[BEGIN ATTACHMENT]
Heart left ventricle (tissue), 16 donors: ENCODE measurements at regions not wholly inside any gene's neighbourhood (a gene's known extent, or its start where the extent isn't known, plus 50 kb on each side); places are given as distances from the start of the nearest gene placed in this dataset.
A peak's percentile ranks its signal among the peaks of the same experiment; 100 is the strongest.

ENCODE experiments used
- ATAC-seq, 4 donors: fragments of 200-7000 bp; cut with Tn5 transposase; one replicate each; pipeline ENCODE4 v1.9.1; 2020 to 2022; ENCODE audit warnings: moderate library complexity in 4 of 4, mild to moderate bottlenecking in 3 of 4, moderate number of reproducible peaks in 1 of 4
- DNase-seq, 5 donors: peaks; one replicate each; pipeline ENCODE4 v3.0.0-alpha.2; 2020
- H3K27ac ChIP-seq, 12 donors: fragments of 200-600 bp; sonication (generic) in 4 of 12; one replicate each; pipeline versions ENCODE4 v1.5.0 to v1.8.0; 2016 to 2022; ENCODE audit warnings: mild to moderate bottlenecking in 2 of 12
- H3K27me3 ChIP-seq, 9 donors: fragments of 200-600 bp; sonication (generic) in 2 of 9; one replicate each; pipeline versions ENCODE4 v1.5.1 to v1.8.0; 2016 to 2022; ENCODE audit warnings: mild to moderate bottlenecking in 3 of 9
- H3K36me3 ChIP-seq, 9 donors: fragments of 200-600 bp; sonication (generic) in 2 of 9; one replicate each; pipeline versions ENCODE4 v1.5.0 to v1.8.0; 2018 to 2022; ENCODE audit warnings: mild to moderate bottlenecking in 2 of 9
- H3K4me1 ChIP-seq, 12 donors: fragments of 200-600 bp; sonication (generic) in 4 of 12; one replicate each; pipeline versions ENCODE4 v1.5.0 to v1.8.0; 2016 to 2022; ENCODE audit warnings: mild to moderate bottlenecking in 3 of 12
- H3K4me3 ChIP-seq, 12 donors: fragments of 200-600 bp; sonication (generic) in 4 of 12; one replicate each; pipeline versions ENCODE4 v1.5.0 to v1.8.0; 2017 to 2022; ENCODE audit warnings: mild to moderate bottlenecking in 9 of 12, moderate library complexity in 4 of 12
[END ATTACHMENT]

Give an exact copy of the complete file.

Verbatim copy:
Heart left ventricle (tissue), 16 donors: ENCODE measurements at regions not wholly inside any gene's neighbourhood (a gene's known extent, or its start where the extent isn't known, plus 50 kb on each side); places are given as distances from the start of the nearest gene placed in this dataset.
A peak's percentile ranks its signal among the peaks of the same experiment; 100 is the strongest.

ENCODE experiments used
- ATAC-seq, 4 donors: fragments of 200-7000 bp; cut with Tn5 transposase; one replicate each; pipeline ENCODE4 v1.9.1; 2020 to 2022; ENCODE audit warnings: moderate library complexity in 4 of 4, mild to moderate bottlenecking in 3 of 4, moderate number of reproducible peaks in 1 of 4
- DNase-seq, 5 donors: peaks; one replicate each; pipeline ENCODE4 v3.0.0-alpha.2; 2020
- H3K27ac ChIP-seq, 12 donors: fragments of 200-600 bp; sonication (generic) in 4 of 12; one replicate each; pipeline versions ENCODE4 v1.5.0 to v1.8.0; 2016 to 2022; ENCODE audit warnings: mild to moderate bottlenecking in 2 of 12
- H3K27me3 ChIP-seq, 9 donors: fragments of 200-600 bp; sonication (generic) in 2 of 9; one replicate each; pipeline versions ENCODE4 v1.5.1 to v1.8.0; 2016 to 2022; ENCODE audit warnings: mild to moderate bottlenecking in 3 of 9
- H3K36me3 ChIP-seq, 9 donors: fragments of 200-600 bp; sonication (generic) in 2 of 9; one replicate each; pipeline versions ENCODE4 v1.5.0 to v1.8.0; 2018 to 2022; ENCODE audit warnings: mild to moderate bottlenecking in 2 of 9
- H3K4me1 ChIP-seq, 12 donors: fragments of 200-600 bp; sonication (generic) in 4 of 12; one replicate each; pipeline versions ENCODE4 v1.5.0 to v1.8.0; 2016 to 2022; ENCODE audit warnings: mild to moderate bottlenecking in 3 of 12
- H3K4me3 ChIP-seq, 12 donors: fragments of 200-600 bp; sonication (generic) in 4 of 12; one replicate each; pipeline versions ENCODE4 v1.5.0 to v1.8.0; 2017 to 2022; ENCODE audit warnings: mild to moderate bottlenecking in 9 of 12, moderate library complexity in 4 of 12